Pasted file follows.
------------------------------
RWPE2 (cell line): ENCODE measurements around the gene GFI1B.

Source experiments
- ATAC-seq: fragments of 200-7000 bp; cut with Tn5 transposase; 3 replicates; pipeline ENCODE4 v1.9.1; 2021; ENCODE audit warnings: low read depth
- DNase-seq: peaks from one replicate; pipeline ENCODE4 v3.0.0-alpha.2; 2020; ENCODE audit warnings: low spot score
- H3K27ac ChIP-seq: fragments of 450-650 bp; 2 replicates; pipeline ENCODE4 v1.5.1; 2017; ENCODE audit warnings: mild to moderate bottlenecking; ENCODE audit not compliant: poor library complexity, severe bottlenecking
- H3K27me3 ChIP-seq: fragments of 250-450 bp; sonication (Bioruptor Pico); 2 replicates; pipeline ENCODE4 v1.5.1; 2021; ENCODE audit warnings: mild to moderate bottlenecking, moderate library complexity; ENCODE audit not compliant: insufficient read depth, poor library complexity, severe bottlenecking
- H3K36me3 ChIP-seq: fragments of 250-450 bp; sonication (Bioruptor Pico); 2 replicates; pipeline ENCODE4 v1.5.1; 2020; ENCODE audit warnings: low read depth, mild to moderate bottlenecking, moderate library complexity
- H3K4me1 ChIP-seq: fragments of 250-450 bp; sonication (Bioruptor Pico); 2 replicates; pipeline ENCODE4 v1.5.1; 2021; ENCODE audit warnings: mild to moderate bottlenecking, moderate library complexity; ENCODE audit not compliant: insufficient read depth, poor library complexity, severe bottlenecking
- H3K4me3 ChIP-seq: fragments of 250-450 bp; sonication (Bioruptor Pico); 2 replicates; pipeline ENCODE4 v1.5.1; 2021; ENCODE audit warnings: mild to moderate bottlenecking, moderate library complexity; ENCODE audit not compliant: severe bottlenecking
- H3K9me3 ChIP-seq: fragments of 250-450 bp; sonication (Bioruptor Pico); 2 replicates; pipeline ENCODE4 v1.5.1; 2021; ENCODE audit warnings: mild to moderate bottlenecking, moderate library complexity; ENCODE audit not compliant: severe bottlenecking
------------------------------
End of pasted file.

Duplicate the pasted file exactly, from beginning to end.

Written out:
RWPE2 (cell line): ENCODE measurements around the gene GFI1B.

Source experiments
- ATAC-seq: fragments of 200-7000 bp; cut with Tn5 transposase; 3 replicates; pipeline ENCODE4 v1.9.1; 2021; ENCODE audit warnings: low read depth
- DNase-seq: peaks from one replicate; pipeline ENCODE4 v3.0.0-alpha.2; 2020; ENCODE audit warnings: low spot score
- H3K27ac ChIP-seq: fragments of 450-650 bp; 2 replicates; pipeline ENCODE4 v1.5.1; 2017; ENCODE audit warnings: mild to moderate bottlenecking; ENCODE audit not compliant: poor library complexity, severe bottlenecking
- H3K27me3 ChIP-seq: fragments of 250-450 bp; sonication (Bioruptor Pico); 2 replicates; pipeline ENCODE4 v1.5.1; 2021; ENCODE audit warnings: mild to moderate bottlenecking, moderate library complexity; ENCODE audit not compliant: insufficient read depth, poor library complexity, severe bottlenecking
- H3K36me3 ChIP-seq: fragments of 250-450 bp; sonication (Bioruptor Pico); 2 replicates; pipeline ENCODE4 v1.5.1; 2020; ENCODE audit warnings: low read depth, mild to moderate bottlenecking, moderate library complexity
- H3K4me1 ChIP-seq: fragments of 250-450 bp; sonication (Bioruptor Pico); 2 replicates; pipeline ENCODE4 v1.5.1; 2021; ENCODE audit warnings: mild to moderate bottlenecking, moderate library complexity; ENCODE audit not compliant: insufficient read depth, poor library complexity, severe bottlenecking
- H3K4me3 ChIP-seq: fragments of 250-450 bp; sonication (Bioruptor Pico); 2 replicates; pipeline ENCODE4 v1.5.1; 2021; ENCODE audit warnings: mild to moderate bottlenecking, moderate library complexity; ENCODE audit not compliant: severe bottlenecking
- H3K9me3 ChIP-seq: fragments of 250-450 bp; sonication (Bioruptor Pico); 2 replicates; pipeline ENCODE4 v1.5.1; 2021; ENCODE audit warnings: mild to moderate bottlenecking, moderate library complexity; ENCODE audit not compliant: severe bottlenecking